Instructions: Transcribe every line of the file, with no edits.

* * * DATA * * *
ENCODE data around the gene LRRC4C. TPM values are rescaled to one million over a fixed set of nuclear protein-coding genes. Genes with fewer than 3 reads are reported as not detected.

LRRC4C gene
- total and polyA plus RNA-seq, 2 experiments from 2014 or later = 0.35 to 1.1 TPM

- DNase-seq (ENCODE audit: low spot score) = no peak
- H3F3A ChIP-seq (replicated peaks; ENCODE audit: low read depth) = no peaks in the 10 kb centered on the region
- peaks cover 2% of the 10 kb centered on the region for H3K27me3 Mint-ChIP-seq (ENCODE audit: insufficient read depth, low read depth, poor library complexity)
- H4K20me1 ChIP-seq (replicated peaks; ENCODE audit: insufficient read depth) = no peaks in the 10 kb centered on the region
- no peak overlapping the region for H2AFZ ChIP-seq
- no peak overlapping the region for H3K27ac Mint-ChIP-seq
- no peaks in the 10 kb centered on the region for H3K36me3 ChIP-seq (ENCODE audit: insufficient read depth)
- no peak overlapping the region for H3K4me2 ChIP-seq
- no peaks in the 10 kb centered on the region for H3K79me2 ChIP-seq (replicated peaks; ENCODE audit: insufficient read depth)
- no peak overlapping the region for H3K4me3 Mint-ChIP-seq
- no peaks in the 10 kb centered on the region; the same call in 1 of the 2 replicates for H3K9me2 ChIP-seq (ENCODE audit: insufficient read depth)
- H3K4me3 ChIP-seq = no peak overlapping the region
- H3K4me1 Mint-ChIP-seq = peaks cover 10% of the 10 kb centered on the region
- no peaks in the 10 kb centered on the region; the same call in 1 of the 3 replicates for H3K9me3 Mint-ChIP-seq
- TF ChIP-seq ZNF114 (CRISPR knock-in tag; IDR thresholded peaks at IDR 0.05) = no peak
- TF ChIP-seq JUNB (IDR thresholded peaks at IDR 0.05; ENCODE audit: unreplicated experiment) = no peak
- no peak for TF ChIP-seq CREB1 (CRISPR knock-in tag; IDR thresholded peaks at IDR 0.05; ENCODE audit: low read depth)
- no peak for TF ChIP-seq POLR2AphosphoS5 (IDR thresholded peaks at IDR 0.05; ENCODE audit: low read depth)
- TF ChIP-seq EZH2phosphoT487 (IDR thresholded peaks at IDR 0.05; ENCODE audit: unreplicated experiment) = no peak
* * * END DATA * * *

ENCODE data around the gene LRRC4C. TPM values are rescaled to one million over a fixed set of nuclear protein-coding genes. Genes with fewer than 3 reads are reported as not detected.

LRRC4C gene
- total and polyA plus RNA-seq, 2 experiments from 2014 or later = 0.35 to 1.1 TPM

- DNase-seq (ENCODE audit: low spot score) = no peak
- H3F3A ChIP-seq (replicated peaks; ENCODE audit: low read depth) = no peaks in the 10 kb centered on the region
- peaks cover 2% of the 10 kb centered on the region for H3K27me3 Mint-ChIP-seq (ENCODE audit: insufficient read depth, low read depth, poor library complexity)
- H4K20me1 ChIP-seq (replicated peaks; ENCODE audit: insufficient read depth) = no peaks in the 10 kb centered on the region
- no peak overlapping the region for H2AFZ ChIP-seq
- no peak overlapping the region for H3K27ac Mint-ChIP-seq
- no peaks in the 10 kb centered on the region for H3K36me3 ChIP-seq (ENCODE audit: insufficient read depth)
- no peak overlapping the region for H3K4me2 ChIP-seq
- no peaks in the 10 kb centered on the region for H3K79me2 ChIP-seq (replicated peaks; ENCODE audit: insufficient read depth)
- no peak overlapping the region for H3K4me3 Mint-ChIP-seq
- no peaks in the 10 kb centered on the region; the same call in 1 of the 2 replicates for H3K9me2 ChIP-seq (ENCODE audit: insufficient read depth)
- H3K4me3 ChIP-seq = no peak overlapping the region
- H3K4me1 Mint-ChIP-seq = peaks cover 10% of the 10 kb centered on the region
- no peaks in the 10 kb centered on the region; the same call in 1 of the 3 replicates for H3K9me3 Mint-ChIP-seq
- TF ChIP-seq ZNF114 (CRISPR knock-in tag; IDR thresholded peaks at IDR 0.05) = no peak
- TF ChIP-seq JUNB (IDR thresholded peaks at IDR 0.05; ENCODE audit: unreplicated experiment) = no peak
- no peak for TF ChIP-seq CREB1 (CRISPR knock-in tag; IDR thresholded peaks at IDR 0.05; ENCODE audit: low read depth)
- no peak for TF ChIP-seq POLR2AphosphoS5 (IDR thresholded peaks at IDR 0.05; ENCODE audit: low read depth)
- TF ChIP-seq EZH2phosphoT487 (IDR thresholded peaks at IDR 0.05; ENCODE audit: unreplicated experiment) = no peak